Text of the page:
Yet, in a way, the concept of the conflict has already widened. President Biden in his speech in Warsaw on 21 February stated “When Russia invaded, it wasn’t just Ukraine being tested.  The whole world faced a test for the ages.Europe was being tested.  America was being tested.  NATO was being tested.  All democracies were being tested.  And the questions we faced were as simple as they were profound.” He answered his questions “Would we stand up for the sovereignty of nations?  Would we stand up for the right of people to live free from naked aggression?  Would we stand up for democracy?” affirmatively. He referred to the vote in October in which 143 nations in the United Nations condemned Russia’s illegal annexation and only four voted with Russia.He posed a question relevant to us all – whatever our views about the merits of the war: “What kind of world do we want to build?”  he made it very clear that in his view the war is far more than a territorial aggression but a conceptual conflict between democracies and autocracies. As China and Russia line up and as the democracies stand firm it is difficult not to see it in this way.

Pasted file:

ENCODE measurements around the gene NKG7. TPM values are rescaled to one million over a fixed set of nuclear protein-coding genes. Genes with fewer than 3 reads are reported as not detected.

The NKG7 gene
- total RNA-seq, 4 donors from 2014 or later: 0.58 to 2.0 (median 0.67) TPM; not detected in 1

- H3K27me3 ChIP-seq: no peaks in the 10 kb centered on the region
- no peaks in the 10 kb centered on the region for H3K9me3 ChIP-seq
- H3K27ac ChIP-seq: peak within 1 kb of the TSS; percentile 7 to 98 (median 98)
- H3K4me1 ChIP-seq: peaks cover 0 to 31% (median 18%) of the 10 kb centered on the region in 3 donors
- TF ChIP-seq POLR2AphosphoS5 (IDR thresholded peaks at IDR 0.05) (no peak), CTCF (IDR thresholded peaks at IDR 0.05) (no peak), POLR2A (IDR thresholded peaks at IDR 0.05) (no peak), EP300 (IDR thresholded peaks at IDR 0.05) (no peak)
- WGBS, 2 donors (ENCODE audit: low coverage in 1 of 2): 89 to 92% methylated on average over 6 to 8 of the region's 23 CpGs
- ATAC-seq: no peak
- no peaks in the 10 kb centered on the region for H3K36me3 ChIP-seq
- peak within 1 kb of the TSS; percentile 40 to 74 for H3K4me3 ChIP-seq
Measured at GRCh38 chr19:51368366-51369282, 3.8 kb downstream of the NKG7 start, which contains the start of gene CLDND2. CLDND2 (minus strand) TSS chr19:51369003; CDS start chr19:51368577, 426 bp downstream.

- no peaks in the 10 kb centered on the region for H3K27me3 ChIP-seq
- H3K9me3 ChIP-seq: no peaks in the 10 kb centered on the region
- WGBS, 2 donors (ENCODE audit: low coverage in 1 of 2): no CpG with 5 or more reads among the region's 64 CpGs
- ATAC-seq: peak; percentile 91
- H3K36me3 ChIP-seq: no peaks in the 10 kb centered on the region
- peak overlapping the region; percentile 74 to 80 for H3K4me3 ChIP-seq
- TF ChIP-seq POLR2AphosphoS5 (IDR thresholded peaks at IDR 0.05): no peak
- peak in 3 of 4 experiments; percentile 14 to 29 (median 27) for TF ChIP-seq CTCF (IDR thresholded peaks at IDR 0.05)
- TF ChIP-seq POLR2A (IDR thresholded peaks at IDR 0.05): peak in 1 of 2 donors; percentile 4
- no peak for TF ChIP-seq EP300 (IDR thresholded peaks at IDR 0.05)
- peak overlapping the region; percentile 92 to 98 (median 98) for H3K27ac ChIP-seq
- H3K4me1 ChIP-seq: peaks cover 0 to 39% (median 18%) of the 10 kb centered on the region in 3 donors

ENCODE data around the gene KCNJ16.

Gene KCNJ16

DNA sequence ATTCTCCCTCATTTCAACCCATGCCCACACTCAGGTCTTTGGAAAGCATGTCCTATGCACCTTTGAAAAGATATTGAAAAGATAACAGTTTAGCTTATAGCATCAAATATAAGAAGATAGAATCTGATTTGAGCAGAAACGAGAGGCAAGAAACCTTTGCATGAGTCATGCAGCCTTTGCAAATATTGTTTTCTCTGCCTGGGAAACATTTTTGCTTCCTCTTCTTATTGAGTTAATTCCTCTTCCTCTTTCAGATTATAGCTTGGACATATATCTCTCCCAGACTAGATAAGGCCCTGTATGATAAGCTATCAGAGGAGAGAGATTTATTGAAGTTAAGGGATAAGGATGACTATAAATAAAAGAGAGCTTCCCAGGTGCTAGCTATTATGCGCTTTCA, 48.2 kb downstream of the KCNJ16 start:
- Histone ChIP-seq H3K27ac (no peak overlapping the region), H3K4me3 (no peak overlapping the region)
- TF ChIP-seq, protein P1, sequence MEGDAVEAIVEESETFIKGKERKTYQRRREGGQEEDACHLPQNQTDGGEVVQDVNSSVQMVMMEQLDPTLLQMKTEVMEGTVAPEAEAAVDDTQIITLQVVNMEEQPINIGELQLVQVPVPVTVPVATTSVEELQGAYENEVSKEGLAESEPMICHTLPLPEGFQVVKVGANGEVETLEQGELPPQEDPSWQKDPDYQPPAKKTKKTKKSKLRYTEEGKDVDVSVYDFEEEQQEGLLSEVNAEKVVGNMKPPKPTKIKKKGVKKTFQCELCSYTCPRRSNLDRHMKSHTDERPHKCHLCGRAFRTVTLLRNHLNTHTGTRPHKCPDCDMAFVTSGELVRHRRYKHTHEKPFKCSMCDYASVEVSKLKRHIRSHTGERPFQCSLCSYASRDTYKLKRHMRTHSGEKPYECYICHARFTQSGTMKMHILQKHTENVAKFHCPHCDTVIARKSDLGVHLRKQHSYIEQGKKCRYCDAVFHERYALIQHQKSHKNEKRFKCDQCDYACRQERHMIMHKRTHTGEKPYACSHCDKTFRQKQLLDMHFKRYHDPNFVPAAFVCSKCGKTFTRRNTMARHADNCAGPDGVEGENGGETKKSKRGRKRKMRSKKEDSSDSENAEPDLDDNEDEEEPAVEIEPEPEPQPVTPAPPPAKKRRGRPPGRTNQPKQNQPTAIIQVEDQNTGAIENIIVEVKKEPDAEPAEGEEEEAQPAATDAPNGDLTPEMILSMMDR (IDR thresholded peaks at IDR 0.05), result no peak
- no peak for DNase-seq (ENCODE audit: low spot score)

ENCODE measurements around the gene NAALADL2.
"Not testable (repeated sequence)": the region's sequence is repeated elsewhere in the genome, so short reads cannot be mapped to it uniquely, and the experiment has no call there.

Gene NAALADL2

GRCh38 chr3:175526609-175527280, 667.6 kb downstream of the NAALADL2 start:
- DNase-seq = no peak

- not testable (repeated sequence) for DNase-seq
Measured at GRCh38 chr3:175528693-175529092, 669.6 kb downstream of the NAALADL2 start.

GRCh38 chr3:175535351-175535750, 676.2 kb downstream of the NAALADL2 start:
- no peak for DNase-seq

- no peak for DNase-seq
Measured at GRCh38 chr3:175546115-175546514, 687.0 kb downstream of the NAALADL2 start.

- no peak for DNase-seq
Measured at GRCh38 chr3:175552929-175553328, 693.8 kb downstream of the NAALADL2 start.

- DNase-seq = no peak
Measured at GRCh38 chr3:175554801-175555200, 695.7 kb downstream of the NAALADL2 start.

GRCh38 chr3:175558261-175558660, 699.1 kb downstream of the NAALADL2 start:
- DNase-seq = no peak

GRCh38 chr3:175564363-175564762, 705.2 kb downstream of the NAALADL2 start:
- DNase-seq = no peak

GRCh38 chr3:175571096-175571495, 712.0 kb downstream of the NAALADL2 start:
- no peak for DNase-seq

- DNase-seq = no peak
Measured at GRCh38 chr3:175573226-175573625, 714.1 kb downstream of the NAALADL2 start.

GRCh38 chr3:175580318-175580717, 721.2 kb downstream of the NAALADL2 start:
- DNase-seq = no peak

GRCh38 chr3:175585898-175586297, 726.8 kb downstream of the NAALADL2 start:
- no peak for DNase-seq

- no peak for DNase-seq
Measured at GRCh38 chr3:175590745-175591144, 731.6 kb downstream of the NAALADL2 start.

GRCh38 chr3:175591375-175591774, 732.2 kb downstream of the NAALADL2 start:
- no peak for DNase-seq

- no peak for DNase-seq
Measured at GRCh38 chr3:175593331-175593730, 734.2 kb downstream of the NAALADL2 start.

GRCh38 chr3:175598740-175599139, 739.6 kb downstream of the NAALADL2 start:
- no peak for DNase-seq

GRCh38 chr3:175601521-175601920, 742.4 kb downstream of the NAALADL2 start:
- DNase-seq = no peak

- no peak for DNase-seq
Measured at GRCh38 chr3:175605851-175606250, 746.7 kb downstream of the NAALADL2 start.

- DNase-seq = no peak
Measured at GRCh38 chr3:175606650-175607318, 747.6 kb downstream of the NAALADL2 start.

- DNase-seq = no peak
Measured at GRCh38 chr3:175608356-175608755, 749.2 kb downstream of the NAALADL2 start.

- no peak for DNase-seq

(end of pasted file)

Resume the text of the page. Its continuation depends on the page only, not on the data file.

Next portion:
I am a democrat and I believe in freedom. I recognise the fault lines: democracy can be inefficient with reversal of policies as whimsical as public opinion; one person’s freedom can be another’s oppression. Nevertheless, since the days of limited democratic involvement in the Ancient World we have seen it develop with an extension of the franchise and voting systems to give a greater voice to the people. We are now surrounded by human rights instruments which enable us to identify clearly where freedom is being denied and where people risk their lives in order to secure it. It is no longer possible to hide behind the excuse of poor definition or alternative interpretation.